The organizing committee then merged the recommendations of the 5 work groups and developed common themes for the group to develop further. The discussions then continued on what work should be done, by what agencies, to make systematic innovation available to the entire food technology industry.

As a result of this conference, several exciting actions are taking place:

  1. Faculty from some of the universities are introducing TRIZ into their courses (in one case during the same week as the conference!)
  2. Proposals will be developed for several granting agencies to support the development of case studies that can be used to demonstrate the application of TRIZ to specific food industry issues. This will likely entail a combination of training with case study work. Multi-disciplinary teams will be formed to develop these cases and document them in forms that will be useful for both industrial and university training.
  3. Proposals will be developed to apply TRIZ (and other complementary tools, as needed) to foresight exercises of strategic issues in food innovation and consumers
  4. A small working group will initiate preliminary work on adapting the concepts of the 40 inventive principles from a “food” perspective
  5. A correspondence network will be formed of people interested in systematic innovation in food technology, to share information and to do the work of developing these industry specific examples of TRIZ applications. Anyone interested should contact JorgeOliveira,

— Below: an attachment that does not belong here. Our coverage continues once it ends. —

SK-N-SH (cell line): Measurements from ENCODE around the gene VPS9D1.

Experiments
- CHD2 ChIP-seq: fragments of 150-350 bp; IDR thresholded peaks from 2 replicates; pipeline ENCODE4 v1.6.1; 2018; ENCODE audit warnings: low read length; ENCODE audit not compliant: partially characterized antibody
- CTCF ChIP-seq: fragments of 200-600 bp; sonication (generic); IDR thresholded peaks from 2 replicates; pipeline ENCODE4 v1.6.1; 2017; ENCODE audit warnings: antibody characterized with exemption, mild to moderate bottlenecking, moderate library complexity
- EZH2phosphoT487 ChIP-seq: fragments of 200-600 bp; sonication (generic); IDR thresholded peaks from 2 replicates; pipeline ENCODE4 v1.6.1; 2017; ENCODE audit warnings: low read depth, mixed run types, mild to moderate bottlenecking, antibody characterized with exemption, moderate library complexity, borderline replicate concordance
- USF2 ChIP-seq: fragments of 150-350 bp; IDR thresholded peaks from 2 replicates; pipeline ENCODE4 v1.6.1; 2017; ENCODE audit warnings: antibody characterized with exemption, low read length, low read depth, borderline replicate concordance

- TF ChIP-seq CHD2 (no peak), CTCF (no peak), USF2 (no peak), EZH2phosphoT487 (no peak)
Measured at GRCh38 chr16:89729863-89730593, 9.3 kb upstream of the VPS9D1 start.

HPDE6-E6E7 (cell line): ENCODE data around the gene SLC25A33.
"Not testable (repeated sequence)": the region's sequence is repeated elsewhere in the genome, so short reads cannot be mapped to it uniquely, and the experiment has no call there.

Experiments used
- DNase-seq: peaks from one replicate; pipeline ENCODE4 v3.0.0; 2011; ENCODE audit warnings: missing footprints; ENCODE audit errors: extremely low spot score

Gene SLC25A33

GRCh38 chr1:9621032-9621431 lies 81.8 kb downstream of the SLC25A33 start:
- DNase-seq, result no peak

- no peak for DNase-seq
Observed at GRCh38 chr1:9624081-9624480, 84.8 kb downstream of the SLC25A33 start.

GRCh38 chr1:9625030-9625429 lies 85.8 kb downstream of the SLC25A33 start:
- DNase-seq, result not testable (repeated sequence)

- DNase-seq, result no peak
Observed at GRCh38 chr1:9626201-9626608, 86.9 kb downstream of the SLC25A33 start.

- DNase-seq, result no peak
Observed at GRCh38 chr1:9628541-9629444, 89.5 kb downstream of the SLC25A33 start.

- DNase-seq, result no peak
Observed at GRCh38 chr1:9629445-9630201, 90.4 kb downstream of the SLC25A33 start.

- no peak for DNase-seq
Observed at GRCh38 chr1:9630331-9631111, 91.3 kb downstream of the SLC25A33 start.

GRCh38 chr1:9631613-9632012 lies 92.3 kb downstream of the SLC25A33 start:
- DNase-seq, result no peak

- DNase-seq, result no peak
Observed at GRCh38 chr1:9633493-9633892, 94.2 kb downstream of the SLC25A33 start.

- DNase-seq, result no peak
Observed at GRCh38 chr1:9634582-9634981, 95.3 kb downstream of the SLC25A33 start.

This conference is a promising beginning to the propagation of TRIZ and other ideas throughout the food industry, using the existing mechanisms of the academic, research, and industrial communities, and is also a model for other industries. The TRIZ Journal will report on the progress of this work as it develops.

Figure 2. The organizing committee. Front row: Laure Morel, Jean Renaud. Back Row: Geoffrey Morris, Tadeusz Matuszek, Jorge Oliveira., Veit Kohnhauser, Kalevi Rantanen. Not shown: Ellen Domb (taking the picture), Mary McCarthy-Buckley, Charles Daly.

Figure 3. Organizer Jorge Oliveira immediately after kissing the Blarney Stone. Karen Gadd, TRIZ instructor for Oxford Creativity, a TRIZ Journal sponsor, just before kissing the Blarney Stone. Irish legend says that one who kisses the stone receives the gift of eloquence. (In the cold rain, the kisser grabs the poles and leans backwards over a 75-foot drop to kiss the stone!)

NOTE: The Book of Proceedings and a Report entitled “A Research Strategy for Developing Systematic Innovation Tools in the Food Industry” will be prepared and made freely available. They should be ready by February in hard copy and a month or so later on the website of UCC, Faculty of Food Science &Technology. Jorge Olveira, will be happy to receive expressions of interest on such documents, to build a contact list for when they’re ready.